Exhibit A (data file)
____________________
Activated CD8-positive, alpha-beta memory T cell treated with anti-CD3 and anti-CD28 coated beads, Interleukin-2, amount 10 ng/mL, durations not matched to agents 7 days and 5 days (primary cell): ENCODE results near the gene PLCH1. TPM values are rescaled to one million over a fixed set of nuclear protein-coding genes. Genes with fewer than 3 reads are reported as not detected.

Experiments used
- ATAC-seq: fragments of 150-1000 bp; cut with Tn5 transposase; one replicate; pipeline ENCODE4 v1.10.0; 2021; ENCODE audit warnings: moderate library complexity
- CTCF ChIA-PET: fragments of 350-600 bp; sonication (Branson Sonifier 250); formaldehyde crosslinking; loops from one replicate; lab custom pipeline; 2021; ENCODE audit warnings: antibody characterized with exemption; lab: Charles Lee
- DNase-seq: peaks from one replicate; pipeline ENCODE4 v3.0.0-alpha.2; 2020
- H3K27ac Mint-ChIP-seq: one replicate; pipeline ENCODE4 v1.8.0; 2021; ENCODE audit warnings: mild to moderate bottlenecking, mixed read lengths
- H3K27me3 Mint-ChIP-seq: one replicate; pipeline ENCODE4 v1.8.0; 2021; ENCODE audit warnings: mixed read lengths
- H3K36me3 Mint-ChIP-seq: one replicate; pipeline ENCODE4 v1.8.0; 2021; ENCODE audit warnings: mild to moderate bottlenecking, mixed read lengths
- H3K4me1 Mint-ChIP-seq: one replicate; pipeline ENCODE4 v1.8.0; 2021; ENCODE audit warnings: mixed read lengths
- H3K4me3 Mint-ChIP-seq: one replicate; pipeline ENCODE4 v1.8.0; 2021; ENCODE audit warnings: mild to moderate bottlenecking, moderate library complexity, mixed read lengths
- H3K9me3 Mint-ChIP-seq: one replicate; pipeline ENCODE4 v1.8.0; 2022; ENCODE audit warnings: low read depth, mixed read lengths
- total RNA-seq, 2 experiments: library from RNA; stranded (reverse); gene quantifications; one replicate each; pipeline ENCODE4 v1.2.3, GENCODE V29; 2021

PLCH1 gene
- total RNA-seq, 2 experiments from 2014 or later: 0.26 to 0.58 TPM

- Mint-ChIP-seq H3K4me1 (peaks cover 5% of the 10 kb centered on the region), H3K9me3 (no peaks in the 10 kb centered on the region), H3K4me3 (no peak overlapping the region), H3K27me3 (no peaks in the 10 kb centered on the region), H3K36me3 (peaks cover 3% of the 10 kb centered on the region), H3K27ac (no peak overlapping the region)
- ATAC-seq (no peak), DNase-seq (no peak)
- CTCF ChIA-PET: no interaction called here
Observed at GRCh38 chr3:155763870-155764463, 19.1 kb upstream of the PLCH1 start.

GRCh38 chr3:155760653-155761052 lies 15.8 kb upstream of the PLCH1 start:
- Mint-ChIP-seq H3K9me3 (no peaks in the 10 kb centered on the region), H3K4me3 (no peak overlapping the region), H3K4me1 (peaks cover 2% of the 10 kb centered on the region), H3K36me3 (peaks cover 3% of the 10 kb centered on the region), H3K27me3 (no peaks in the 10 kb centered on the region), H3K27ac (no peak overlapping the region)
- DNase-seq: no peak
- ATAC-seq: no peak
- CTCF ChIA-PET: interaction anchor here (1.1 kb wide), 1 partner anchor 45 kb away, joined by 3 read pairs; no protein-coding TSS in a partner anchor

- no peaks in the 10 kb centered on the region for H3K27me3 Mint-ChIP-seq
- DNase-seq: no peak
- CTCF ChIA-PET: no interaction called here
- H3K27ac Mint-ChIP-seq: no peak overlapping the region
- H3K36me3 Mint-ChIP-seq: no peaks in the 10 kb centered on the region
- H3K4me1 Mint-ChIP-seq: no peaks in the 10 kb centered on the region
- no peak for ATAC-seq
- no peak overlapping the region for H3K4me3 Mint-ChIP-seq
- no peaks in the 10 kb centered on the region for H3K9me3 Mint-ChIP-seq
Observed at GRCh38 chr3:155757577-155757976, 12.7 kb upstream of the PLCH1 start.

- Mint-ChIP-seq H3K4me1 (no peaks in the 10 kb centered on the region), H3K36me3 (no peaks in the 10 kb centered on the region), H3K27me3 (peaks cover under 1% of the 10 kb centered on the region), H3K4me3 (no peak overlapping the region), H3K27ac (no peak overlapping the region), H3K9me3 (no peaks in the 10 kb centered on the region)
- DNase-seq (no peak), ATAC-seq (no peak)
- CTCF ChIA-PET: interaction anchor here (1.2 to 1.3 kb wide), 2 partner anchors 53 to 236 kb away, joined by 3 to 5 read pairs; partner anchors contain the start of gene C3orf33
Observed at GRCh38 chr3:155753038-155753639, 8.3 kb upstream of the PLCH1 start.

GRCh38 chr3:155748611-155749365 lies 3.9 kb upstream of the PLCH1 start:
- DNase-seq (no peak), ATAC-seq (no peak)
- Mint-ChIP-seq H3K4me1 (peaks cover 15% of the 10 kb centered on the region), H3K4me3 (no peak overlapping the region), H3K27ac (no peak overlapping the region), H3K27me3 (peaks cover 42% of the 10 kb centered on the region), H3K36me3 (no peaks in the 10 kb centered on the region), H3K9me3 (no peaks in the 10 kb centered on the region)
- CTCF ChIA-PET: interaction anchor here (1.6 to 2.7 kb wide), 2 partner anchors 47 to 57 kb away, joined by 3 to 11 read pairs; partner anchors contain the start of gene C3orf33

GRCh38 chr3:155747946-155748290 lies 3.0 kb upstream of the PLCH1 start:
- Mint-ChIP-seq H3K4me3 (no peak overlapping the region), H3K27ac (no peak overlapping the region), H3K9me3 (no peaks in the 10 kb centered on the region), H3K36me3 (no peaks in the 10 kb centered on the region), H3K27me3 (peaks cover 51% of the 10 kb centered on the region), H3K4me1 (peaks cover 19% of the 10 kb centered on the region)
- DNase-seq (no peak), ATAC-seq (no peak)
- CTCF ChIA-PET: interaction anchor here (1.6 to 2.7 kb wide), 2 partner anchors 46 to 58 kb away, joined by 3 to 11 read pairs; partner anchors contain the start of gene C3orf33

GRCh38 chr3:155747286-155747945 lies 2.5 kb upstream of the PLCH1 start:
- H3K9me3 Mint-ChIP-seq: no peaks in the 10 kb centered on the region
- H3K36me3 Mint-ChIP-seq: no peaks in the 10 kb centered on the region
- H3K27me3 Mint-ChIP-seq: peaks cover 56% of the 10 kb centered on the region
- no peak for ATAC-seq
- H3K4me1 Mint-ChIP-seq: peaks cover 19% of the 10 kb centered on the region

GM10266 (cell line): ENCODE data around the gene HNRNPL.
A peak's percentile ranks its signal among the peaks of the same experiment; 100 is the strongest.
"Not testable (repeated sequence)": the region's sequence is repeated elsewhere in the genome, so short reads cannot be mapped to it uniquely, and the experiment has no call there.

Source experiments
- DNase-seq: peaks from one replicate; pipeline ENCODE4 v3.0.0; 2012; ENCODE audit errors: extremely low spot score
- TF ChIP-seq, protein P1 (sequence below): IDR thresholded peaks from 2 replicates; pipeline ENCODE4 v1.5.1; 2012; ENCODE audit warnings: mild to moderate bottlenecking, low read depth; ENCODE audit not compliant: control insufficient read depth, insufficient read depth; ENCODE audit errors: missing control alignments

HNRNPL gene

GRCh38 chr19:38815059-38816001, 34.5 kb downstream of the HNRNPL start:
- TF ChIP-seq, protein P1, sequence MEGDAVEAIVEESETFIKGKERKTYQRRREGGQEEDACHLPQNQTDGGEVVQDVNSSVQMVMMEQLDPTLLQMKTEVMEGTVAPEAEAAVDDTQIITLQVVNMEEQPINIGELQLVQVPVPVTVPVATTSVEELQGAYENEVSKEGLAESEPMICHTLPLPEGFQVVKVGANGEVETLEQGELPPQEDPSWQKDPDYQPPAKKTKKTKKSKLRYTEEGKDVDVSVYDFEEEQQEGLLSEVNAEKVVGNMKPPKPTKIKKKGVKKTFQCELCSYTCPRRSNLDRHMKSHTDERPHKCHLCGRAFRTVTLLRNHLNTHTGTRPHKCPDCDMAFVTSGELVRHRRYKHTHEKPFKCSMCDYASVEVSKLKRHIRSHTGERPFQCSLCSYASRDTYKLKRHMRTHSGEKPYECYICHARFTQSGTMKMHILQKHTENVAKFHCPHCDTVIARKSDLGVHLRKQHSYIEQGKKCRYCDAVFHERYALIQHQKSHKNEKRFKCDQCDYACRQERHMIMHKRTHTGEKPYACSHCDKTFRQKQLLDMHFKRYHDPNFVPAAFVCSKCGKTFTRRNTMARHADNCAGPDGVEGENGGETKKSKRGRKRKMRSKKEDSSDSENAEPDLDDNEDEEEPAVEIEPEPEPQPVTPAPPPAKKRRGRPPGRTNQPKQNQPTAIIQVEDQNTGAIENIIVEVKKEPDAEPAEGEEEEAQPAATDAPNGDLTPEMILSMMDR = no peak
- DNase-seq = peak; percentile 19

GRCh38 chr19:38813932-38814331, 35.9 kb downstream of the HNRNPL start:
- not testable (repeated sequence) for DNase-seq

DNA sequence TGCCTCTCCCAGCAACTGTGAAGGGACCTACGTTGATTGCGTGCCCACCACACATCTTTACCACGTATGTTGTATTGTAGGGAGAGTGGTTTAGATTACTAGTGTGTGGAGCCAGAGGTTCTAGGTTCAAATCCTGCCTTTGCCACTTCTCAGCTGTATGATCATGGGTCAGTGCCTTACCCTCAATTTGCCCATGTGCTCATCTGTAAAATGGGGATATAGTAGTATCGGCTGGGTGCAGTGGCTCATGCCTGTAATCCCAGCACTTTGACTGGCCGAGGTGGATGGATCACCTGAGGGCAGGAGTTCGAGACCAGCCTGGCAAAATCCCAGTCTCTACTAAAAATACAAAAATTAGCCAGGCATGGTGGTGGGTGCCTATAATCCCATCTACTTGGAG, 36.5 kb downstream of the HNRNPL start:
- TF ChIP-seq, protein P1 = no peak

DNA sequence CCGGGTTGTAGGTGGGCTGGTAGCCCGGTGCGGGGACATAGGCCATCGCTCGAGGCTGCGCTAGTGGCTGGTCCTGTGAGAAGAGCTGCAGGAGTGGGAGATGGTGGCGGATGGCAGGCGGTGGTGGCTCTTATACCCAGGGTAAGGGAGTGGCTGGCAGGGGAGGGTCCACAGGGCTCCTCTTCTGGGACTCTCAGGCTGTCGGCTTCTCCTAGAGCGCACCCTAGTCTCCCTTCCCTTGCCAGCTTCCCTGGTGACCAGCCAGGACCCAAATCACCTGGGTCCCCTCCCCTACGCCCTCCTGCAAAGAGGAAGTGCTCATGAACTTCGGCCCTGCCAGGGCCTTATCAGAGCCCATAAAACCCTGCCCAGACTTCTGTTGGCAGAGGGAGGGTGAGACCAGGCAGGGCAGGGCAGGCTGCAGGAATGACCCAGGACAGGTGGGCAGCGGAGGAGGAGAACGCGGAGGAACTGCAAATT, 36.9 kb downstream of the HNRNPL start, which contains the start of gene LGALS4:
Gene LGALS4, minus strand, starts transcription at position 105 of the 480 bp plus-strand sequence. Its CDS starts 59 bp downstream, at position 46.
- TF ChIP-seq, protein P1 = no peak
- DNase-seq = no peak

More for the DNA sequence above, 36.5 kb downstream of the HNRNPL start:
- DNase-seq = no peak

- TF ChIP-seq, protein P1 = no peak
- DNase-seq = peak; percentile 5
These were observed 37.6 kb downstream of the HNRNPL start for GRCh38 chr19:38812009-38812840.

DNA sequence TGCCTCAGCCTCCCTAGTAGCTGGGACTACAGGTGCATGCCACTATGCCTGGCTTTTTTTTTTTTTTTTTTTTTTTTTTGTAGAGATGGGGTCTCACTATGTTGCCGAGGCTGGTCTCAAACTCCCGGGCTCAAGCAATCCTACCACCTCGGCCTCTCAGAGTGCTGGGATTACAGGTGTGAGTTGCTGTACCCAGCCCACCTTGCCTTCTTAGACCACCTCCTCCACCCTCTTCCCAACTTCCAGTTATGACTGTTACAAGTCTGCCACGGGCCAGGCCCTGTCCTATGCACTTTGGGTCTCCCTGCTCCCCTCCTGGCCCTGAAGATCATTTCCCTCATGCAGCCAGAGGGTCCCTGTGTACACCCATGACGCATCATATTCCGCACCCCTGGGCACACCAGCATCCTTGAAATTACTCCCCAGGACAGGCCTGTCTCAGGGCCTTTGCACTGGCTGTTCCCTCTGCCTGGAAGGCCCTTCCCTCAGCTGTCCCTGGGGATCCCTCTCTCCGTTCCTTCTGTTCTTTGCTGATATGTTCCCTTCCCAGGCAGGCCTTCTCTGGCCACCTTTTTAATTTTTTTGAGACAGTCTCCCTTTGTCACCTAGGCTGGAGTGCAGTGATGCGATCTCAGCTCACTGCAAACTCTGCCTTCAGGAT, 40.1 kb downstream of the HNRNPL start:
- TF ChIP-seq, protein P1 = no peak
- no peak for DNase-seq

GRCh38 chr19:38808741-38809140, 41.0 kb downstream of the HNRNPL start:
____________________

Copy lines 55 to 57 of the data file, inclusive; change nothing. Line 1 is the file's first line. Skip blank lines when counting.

Source experiments
- DNase-seq: peaks from one replicate; pipeline ENCODE4 v3.0.0; 2012; ENCODE audit errors: extremely low spot score
- TF ChIP-seq, protein P1 (sequence below): IDR thresholded peaks from 2 replicates; pipeline ENCODE4 v1.5.1; 2012; ENCODE audit warnings: mild to moderate bottlenecking, low read depth; ENCODE audit not compliant: control insufficient read depth, insufficient read depth; ENCODE audit errors: missing control alignments